Two members of the Department of History recently worked with academics and historians at Fourah Bay College, University of Sierra Leone, on projects funded by the Arts and Humanities Research Council (AHRC) and the African Studies Association of the UK (ASAUK). Toby Green and Vincent Hiribarren attended as part of a writing workshop funded by the ASAUK and led by Dr Green, which ran from May 3-6.
The workshop was designed to help academics from Sierra Leone to develop journal articles for publication in international journals. Academics from Universities in Ghana, The Gambia, and the USA also attended, and the inaugural lecture was given by Nwando Achebe, the Jack and Margaret Sweet Endowed Professor of History at Michigan State University in the USA.
16 Sierra Leonean academics attended the writing workshop from Fourah Bay College in Freetown and Ernest Bai Koroma University from the city of Makeni. They worked one on one with journal editors and received training in academic writing and the context of research in West Africa. Dr Green represented the journal African Economic History, while Dr Hiribarren led a workshop on digital resources for researching and writing African studies.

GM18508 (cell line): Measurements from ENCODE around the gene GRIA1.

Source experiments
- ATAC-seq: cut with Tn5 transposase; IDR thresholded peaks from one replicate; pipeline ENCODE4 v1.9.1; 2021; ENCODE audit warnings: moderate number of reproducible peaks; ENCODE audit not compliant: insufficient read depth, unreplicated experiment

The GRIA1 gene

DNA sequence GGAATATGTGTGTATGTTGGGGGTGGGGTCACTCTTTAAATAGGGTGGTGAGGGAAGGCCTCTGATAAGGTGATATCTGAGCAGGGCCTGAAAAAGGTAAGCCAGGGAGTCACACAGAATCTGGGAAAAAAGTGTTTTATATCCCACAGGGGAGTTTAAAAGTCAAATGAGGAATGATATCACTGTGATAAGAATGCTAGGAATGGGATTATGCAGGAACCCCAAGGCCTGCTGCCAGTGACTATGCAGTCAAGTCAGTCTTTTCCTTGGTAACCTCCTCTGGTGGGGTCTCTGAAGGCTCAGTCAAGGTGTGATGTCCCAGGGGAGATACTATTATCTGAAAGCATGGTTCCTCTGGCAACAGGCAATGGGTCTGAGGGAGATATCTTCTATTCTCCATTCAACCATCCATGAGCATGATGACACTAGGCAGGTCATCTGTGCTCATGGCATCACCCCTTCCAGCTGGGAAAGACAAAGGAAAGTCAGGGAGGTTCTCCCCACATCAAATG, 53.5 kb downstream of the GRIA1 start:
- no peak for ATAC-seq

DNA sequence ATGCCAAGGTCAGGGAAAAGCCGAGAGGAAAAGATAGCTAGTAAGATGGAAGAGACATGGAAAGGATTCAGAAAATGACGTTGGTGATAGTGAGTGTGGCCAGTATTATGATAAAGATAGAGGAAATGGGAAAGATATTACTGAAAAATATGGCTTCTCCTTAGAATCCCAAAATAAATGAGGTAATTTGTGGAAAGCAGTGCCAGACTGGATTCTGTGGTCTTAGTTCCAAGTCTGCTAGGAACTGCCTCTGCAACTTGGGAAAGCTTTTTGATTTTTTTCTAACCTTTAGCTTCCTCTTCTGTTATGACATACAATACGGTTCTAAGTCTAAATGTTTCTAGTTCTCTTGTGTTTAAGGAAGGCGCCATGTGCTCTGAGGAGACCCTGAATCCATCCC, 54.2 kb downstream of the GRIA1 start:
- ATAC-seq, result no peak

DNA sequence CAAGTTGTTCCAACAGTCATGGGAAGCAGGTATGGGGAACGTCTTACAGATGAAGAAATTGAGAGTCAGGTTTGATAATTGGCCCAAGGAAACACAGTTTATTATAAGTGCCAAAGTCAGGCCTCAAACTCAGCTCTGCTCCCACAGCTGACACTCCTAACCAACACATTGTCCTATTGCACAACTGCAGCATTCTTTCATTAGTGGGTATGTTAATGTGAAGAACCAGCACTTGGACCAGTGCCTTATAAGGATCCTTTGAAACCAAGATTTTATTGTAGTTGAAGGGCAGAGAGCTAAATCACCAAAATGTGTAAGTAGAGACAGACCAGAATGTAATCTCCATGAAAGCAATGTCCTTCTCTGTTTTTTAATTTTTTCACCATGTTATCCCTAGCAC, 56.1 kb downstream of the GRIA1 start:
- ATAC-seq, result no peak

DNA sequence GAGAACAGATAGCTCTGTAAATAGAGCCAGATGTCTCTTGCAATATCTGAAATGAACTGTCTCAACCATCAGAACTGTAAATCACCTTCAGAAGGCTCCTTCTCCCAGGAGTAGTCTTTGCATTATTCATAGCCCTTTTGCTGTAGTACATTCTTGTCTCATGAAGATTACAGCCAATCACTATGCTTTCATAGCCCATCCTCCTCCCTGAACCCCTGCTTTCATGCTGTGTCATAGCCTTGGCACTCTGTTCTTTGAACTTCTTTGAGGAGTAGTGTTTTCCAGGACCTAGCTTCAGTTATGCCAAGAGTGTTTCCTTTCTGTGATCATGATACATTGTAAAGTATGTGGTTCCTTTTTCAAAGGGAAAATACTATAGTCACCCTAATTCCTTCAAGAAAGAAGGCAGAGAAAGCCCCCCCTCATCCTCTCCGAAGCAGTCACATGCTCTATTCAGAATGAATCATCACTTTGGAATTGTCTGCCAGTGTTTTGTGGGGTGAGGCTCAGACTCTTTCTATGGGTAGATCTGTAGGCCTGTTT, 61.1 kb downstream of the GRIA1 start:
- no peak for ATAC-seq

The meeting was also funded as part of Dr Green’s AHRC Leadership Project “Money, Power and Political Change In Precolonial West Africa”. One of the impacts of this project is to begin the development of an online History textbook for West African senior secondary schoolchildren sitting the WASSCE exam, which is sat in Ghana, Liberia, Nigeria, Sierra Leone and The Gambia. The meeting was a chance for historians based in Ghana, Sierra Leone and The Gambia to meet with two Nigerian historians based in the diaspora, and with Dr Green and Dr Hiribarren, to begin planning the resource.
The resource will be coded and designed by Dr Hiribarren. Writing of the chapters, editing, and coding will take place so that the resource can be launched at the next meeting of the West African Examinations Council, in Banjul in March 2018. Dr Hiribarren is including subsequent teacher training and writing workshops in the relevant countries in an ongoing AHRC funding application, which will see the project roll out across West Africa.